The background side of this war is also difficult, because the entire background, not just for the anarchists – who achieve liberation only after a class war – but also for every person who is in favor of politics of peace, is actually located in the occupied territory. Widespread militarism makes every piece of land on this planet an occupied territory. The pro-war mood prevails over the peace-loving one, and for the moral person of the West, being in favor of peace and neutrality now means being either a deserter or a supporter of Putin’s invasion, who is increasingly being compared to Hitler. I get the impression that there are more peace initiatives in Putin’s Russia than in the democratic and liberal world. And that is one paradox that only someone who has experienced the breakup of Yugoslavia and the wars of the nineties can understand. It was far easier to fight for peace in Milošević’s Serbia than in Croatia, Bosnia or in Kosovo, where peace meant cooperation with the occupier and not with the people fighting for freedom and independence.
War is obviously such a state of a situation that transcends national borders. However, this does not mean it appears in the same form and with the same power in its core in every place we can find ourselves. Because what do we really think about deserters when we have something against them? Deserters are those who leave people in the lurch – those people who have decided to defend themselves. But are those the same deserters we have in Russia today? The complications continue and deepen: what is the relationship among the people at the front and through the lines of resistance and defense, and what is it like in the ‘background’, that is, in the territory where the occupying army is mobilizing us? What’s going on there?
Rumors according to which the civilian population is being held hostage by the Ukrainian liberators are not incomprehensible, but are they really true? Precisely in this the importance of this situation would be reflected: if they are not true, it is really a sign that it is a historical, that is, a political event, since we consider it so normal for the army to hold civilians as hostages, no matter which side of the war we are on – on the offensive or defensive. It is what can amaze and encourage us with good reason: a sincere and dedicated, enthusiastic resistance in a time when we are all conformists and prone to surrender is possible.
Politics of power is the continuation of war by law (law and norm), and politics on the side of the people is not the continuation of peace with weapons.
That is why it’s necessary to always ask over and over again: What does it mean to be a deserter? Is it something honorable like during the Vietnam War? Is it resistance to occupation mobilization? Or is it cowardice and abandonment of the position where people are left in the lurch? No matter how difficult, the situation on the ground is somewhat clear: Russian and Belarusian activists (militants) avoid military service, while Ukrainians accept it. It is the force of division into just and unjust struggle. But how to avoid the traps of propaganda and moralism which can develop in a righteous struggle? Only through political engagement.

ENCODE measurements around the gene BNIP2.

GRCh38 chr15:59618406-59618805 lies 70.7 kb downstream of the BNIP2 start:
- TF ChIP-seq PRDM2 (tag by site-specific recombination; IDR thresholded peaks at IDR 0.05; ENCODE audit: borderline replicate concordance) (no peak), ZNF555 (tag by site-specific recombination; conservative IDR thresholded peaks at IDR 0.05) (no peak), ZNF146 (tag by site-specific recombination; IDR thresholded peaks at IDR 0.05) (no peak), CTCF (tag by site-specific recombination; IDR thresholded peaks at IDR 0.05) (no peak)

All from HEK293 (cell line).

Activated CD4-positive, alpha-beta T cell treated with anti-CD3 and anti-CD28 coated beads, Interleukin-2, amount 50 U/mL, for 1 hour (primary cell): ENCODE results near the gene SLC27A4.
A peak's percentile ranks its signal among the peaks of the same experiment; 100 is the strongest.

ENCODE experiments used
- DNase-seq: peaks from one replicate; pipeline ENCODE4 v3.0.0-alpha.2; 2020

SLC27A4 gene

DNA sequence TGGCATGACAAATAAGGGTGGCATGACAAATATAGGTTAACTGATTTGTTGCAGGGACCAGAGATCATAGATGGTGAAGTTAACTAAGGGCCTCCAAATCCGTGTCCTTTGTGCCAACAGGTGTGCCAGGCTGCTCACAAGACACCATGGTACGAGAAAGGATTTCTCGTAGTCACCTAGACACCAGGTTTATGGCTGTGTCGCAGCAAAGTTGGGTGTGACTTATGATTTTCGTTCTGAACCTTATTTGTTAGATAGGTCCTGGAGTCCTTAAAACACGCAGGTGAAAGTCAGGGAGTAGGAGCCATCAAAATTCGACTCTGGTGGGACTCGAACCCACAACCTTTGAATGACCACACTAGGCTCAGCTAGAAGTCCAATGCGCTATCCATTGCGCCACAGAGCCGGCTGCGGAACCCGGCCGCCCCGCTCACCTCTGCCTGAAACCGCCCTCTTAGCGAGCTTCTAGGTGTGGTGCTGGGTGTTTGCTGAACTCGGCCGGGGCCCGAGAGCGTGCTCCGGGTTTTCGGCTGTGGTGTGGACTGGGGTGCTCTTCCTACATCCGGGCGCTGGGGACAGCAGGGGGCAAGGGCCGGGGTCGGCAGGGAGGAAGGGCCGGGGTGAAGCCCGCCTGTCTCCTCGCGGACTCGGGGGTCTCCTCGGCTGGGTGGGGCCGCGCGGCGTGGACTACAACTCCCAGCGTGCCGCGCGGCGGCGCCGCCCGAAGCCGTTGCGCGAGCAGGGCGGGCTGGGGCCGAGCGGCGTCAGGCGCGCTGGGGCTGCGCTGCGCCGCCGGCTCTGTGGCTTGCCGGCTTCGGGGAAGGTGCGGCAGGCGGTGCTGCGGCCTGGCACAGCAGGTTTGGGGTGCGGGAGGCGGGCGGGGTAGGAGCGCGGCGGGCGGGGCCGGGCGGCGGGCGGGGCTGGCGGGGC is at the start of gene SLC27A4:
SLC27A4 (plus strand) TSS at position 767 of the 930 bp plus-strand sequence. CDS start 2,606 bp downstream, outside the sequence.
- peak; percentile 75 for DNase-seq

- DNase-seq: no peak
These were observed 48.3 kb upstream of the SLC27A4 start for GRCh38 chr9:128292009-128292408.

And to conclude. Politics of power is the continuation of war by law (law and norm), and politics on the side of the people is not the continuation of peace with weapons. Weapons are not the means Foucault and Clausewitz talk about. A weapon is a tool for killing and the dispositive in which it can be found are different, but in one thing the same: weapons serve to kill, and war is not the only dispositive for killing (war machine). The means of politics is solidarity. When peace is called into question, the means on the side of the people is solidarity, and if war is what calls it into question, then resistance is the place of solidarity or politics on the side of the people – politics as a continuation of peace by other means. And then, if the instrument of war is a weapon – and is not the only one – then the instrument of peace must also be a weapon – and it becomes the first.
Translation to English: Ivana Purtic
1Sylvain Lazarus, Antropologija imena (translation to Serbo-Croatian of the Anthropologie du Nom), Group for Conceptual Politics & kuda.org, Novi Sad, 2013.; Hronologije sadašnjosti (Chronologies du Présent), GCP, 2020.